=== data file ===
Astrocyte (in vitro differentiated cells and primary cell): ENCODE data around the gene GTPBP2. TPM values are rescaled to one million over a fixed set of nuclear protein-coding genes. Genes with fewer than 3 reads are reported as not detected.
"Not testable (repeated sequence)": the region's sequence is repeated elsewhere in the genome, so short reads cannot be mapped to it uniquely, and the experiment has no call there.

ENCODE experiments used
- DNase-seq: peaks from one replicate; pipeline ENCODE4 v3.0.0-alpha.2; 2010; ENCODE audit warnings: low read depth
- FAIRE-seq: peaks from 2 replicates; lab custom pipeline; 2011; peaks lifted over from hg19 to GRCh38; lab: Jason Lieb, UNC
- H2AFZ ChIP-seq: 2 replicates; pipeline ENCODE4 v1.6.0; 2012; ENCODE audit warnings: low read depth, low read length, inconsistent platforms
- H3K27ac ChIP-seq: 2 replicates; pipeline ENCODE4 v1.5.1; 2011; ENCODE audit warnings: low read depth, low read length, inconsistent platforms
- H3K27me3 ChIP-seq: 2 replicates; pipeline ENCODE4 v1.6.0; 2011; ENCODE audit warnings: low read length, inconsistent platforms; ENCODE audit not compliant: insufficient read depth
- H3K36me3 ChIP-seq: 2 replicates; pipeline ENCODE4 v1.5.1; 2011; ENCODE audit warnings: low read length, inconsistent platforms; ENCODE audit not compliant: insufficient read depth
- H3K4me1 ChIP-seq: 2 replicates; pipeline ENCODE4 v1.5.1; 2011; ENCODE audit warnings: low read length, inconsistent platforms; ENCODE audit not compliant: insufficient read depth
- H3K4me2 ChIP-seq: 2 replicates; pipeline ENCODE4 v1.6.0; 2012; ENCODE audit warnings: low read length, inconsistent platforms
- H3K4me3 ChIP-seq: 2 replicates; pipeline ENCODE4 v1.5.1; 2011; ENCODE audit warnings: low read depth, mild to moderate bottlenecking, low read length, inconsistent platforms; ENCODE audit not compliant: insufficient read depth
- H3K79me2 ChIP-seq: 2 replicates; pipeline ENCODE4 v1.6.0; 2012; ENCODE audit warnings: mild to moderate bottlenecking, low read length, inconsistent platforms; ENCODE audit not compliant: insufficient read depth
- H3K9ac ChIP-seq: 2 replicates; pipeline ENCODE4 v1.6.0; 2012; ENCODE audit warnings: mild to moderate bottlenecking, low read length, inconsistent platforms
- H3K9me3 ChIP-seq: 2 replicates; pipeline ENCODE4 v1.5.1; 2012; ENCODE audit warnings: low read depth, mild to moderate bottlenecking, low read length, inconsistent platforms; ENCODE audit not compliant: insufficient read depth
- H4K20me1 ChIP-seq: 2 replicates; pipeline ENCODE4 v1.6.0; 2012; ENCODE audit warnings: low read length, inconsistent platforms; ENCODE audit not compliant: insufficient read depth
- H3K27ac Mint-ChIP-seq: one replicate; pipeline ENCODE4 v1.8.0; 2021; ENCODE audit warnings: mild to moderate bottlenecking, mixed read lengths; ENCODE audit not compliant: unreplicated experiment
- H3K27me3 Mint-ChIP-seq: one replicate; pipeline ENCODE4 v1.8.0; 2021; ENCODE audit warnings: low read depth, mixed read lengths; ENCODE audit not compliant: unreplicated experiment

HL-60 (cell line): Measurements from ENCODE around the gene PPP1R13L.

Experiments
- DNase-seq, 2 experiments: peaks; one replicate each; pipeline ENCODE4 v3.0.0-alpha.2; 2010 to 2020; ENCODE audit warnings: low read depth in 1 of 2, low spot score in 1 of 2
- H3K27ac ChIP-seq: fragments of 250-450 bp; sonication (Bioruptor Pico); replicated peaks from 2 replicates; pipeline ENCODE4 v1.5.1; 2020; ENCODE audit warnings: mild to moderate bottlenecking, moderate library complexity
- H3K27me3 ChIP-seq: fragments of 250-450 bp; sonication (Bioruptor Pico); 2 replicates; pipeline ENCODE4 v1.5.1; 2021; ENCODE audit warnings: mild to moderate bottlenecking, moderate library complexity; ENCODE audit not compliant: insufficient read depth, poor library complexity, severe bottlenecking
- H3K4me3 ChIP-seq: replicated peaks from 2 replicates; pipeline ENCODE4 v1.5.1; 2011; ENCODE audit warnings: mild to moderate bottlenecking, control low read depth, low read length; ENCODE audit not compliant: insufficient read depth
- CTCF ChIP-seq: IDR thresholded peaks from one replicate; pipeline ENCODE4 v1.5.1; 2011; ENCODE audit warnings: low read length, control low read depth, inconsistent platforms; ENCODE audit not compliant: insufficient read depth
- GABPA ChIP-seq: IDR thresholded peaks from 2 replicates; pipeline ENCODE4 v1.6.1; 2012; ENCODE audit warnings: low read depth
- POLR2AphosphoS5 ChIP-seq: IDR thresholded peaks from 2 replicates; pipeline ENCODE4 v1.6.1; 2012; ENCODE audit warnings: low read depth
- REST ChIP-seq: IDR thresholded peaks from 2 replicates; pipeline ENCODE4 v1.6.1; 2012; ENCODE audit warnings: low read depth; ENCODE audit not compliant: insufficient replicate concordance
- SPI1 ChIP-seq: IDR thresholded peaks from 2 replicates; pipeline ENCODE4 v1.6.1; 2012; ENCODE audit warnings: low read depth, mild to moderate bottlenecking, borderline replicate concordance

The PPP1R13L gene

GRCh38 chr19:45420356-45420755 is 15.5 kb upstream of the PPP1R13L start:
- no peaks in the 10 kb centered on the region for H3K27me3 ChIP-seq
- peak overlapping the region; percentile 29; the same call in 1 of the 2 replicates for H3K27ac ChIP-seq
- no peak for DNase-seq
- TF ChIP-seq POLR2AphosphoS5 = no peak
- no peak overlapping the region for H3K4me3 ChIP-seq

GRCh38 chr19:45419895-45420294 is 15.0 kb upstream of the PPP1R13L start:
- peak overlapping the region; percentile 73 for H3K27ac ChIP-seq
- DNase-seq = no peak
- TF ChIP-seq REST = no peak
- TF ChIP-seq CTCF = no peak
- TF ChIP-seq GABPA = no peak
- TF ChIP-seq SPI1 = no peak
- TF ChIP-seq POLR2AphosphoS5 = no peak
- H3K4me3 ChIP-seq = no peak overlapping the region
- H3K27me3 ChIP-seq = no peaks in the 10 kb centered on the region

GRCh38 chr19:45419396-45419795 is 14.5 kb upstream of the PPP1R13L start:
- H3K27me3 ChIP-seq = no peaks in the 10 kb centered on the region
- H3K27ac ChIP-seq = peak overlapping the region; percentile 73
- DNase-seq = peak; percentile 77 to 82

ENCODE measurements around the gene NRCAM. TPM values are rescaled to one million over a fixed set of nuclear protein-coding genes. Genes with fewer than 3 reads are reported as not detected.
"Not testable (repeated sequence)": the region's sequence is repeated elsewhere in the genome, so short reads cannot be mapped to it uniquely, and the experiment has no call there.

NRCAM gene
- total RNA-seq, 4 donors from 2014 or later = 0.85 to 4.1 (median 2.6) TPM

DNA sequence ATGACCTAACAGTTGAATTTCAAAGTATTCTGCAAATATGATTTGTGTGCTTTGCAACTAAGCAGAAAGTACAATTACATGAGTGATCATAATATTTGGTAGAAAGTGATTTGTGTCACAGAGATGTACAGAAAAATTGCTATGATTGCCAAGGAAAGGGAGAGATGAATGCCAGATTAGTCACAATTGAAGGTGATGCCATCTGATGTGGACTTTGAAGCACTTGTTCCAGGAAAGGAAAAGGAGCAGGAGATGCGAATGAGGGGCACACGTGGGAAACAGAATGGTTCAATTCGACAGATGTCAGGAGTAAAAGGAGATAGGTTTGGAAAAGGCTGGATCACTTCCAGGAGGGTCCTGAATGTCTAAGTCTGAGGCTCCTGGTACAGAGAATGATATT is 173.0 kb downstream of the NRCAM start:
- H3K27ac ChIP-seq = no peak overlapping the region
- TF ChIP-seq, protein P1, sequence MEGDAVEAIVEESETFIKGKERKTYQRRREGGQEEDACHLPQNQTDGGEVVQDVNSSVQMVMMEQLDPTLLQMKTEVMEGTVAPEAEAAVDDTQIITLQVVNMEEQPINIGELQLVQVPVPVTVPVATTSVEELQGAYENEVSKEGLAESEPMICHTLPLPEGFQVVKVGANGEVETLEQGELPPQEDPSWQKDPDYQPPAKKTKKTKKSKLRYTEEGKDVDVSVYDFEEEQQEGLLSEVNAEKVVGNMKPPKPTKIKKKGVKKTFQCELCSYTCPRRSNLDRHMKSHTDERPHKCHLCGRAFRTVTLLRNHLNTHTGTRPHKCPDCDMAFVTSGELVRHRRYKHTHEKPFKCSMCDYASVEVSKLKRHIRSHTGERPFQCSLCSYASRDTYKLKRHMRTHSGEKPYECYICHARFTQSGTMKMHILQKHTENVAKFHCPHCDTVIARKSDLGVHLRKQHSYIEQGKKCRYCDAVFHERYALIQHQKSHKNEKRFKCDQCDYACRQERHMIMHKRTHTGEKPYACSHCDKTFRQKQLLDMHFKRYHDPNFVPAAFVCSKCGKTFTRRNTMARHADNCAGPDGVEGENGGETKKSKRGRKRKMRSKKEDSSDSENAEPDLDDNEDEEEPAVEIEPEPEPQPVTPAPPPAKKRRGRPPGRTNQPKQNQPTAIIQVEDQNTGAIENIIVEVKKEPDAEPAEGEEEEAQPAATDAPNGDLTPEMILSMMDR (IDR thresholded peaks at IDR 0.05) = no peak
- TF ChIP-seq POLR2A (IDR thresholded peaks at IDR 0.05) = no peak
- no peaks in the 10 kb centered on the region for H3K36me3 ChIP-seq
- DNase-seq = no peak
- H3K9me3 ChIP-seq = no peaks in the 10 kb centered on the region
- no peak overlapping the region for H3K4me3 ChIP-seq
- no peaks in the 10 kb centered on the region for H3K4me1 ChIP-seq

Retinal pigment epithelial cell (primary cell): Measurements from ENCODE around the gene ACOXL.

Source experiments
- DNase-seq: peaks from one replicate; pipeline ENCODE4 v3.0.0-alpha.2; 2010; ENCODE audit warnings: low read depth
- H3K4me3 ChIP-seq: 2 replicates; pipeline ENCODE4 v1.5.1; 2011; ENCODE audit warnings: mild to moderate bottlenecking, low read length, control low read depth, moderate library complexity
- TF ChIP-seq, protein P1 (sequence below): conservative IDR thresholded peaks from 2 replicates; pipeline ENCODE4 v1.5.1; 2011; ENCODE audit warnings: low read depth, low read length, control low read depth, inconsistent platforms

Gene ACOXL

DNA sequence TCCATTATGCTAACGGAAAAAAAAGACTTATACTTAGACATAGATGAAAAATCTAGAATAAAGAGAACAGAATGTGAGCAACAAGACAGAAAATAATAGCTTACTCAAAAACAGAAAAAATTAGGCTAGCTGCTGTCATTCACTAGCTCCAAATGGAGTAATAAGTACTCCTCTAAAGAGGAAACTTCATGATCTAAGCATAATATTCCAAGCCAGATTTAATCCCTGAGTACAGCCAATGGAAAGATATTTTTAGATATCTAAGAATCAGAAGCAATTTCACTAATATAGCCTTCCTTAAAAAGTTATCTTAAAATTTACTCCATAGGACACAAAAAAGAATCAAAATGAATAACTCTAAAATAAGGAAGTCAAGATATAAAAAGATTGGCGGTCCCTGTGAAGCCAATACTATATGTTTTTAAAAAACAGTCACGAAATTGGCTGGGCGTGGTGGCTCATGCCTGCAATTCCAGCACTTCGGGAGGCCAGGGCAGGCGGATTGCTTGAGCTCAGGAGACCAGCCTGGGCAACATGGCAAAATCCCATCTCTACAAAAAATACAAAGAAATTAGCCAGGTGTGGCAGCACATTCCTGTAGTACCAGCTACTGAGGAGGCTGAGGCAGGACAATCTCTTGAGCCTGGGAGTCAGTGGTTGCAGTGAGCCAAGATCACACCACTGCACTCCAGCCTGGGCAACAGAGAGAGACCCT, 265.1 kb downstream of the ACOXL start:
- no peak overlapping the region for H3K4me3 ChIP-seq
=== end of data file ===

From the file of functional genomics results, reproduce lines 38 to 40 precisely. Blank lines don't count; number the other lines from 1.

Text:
- peak overlapping the region; percentile 73 for H3K27ac ChIP-seq
- DNase-seq = no peak
- TF ChIP-seq REST = no peak